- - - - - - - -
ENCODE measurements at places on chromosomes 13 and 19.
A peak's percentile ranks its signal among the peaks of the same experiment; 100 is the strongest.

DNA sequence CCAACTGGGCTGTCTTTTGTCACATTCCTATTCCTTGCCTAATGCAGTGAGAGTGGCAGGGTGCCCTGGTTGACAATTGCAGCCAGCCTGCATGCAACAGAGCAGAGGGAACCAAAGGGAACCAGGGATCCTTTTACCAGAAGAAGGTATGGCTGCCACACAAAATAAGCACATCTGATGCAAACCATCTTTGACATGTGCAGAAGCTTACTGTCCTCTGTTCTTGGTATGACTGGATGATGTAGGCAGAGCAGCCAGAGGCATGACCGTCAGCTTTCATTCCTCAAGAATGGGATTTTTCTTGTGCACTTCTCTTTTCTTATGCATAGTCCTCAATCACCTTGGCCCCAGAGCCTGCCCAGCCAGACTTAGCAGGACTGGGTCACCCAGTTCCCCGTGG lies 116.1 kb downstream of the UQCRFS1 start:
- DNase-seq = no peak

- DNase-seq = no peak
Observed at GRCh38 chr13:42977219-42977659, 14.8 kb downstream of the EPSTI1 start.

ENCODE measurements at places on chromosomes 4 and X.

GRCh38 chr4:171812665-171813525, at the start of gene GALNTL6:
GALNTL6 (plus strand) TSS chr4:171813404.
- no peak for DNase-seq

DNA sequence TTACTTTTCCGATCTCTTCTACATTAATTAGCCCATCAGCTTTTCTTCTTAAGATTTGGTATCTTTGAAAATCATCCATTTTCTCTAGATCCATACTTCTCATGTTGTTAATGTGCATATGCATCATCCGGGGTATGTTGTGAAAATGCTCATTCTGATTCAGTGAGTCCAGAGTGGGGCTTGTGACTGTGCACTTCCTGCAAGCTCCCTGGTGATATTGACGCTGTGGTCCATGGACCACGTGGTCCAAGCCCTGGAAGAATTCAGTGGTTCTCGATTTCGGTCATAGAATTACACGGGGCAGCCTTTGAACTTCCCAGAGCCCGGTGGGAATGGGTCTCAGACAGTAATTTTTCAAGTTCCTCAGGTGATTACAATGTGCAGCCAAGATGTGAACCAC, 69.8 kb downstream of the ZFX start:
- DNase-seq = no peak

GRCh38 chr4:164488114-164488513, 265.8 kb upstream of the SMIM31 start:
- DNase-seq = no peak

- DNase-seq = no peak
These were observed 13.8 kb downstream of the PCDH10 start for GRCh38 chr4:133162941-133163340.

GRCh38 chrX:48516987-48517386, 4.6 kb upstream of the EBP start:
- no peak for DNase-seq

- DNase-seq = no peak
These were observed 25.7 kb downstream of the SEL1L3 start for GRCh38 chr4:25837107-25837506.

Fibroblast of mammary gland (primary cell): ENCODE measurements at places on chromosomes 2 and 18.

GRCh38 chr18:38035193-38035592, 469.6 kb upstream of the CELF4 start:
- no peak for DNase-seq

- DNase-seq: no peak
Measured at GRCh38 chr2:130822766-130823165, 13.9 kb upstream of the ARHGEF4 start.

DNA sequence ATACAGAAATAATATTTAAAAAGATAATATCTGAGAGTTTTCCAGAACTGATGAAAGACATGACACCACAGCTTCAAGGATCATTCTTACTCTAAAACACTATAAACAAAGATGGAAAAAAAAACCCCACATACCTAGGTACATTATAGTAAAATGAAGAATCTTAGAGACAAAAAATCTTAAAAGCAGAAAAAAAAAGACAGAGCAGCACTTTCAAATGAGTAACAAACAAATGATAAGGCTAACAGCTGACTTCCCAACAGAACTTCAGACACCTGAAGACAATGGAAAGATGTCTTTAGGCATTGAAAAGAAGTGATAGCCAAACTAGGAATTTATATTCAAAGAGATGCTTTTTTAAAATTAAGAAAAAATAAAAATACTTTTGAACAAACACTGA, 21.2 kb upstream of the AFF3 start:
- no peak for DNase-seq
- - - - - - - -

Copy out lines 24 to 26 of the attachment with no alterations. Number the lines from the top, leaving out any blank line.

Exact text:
- DNase-seq: no peak
Measured at GRCh38 chr2:130822766-130823165, 13.9 kb upstream of the ARHGEF4 start.

DNA sequence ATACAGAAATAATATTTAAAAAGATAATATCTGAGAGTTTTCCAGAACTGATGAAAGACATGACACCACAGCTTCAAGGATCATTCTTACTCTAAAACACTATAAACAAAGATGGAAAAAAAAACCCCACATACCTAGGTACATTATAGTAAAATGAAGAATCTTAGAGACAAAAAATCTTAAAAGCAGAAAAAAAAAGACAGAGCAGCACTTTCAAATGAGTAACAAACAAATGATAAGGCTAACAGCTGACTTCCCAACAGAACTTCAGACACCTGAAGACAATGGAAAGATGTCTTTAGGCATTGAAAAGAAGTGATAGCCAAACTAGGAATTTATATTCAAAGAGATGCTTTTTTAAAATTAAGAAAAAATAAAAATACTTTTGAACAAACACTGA, 21.2 kb upstream of the AFF3 start: